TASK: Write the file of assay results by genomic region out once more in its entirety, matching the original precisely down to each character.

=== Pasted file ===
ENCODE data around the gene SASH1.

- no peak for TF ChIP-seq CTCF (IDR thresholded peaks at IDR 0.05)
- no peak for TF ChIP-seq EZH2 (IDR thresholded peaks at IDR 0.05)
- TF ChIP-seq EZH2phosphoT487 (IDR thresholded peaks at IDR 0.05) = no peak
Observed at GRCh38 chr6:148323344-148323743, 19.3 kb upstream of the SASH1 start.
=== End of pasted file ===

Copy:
ENCODE data around the gene SASH1.

- no peak for TF ChIP-seq CTCF (IDR thresholded peaks at IDR 0.05)
- no peak for TF ChIP-seq EZH2 (IDR thresholded peaks at IDR 0.05)
- TF ChIP-seq EZH2phosphoT487 (IDR thresholded peaks at IDR 0.05) = no peak
Observed at GRCh38 chr6:148323344-148323743, 19.3 kb upstream of the SASH1 start.